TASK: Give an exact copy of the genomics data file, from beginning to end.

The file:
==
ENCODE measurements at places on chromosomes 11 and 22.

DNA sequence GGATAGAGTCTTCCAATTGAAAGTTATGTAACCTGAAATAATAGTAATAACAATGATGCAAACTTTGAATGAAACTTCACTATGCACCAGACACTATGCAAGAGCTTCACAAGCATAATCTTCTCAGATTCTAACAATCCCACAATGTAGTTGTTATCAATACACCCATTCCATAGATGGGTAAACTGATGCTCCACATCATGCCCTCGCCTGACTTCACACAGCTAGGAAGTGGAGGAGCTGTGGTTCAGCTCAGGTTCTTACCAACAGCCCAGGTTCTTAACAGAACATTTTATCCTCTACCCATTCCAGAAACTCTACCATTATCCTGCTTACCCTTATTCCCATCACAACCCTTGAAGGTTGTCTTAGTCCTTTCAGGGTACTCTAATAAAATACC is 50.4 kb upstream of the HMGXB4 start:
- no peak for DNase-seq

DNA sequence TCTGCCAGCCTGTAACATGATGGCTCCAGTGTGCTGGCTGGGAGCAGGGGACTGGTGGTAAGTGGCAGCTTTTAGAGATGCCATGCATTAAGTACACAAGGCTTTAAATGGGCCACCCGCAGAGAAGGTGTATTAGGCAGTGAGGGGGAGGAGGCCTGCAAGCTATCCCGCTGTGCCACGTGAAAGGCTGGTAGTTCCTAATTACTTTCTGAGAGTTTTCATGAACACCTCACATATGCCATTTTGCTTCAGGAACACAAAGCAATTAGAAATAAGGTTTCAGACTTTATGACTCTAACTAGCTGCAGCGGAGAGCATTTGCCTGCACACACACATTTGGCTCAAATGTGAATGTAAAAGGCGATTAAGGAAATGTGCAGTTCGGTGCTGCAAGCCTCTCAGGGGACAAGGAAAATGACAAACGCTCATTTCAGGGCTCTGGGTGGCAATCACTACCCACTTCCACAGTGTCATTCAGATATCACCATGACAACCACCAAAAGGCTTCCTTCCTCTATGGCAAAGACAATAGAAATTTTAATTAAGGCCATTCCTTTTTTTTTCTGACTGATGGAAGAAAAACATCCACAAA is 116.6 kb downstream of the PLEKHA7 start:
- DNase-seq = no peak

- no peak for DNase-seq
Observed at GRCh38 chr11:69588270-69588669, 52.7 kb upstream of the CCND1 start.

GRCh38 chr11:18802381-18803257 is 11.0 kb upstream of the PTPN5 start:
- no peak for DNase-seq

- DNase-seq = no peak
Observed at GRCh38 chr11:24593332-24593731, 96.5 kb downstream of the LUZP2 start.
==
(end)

ENCODE measurements at places on chromosomes 11 and 22.

DNA sequence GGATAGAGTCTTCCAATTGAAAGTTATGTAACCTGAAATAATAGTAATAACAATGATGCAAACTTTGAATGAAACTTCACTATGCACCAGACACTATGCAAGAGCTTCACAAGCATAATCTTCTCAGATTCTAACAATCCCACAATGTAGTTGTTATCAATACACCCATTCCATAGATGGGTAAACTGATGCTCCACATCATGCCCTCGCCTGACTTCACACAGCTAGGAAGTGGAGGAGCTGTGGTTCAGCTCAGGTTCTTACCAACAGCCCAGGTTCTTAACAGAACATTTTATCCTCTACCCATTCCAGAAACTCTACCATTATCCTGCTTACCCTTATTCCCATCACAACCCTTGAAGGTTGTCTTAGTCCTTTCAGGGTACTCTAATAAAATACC is 50.4 kb upstream of the HMGXB4 start:
- no peak for DNase-seq

DNA sequence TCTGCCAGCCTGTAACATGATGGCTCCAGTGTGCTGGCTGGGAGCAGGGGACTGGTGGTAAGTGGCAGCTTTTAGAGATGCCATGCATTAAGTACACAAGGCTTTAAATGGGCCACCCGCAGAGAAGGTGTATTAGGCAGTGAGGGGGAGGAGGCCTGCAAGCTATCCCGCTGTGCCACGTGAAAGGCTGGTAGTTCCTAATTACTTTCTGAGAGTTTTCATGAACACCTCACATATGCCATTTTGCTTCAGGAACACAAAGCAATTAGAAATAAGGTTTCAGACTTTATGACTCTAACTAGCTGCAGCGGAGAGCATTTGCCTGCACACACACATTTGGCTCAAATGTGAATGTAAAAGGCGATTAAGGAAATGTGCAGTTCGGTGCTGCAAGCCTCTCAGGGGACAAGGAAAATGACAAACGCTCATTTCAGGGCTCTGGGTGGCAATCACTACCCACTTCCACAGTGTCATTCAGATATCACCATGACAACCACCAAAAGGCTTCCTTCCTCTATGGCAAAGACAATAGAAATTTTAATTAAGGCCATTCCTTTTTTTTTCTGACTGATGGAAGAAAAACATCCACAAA is 116.6 kb downstream of the PLEKHA7 start:
- DNase-seq = no peak

- no peak for DNase-seq
Observed at GRCh38 chr11:69588270-69588669, 52.7 kb upstream of the CCND1 start.

GRCh38 chr11:18802381-18803257 is 11.0 kb upstream of the PTPN5 start:
- no peak for DNase-seq

- DNase-seq = no peak
Observed at GRCh38 chr11:24593332-24593731, 96.5 kb downstream of the LUZP2 start.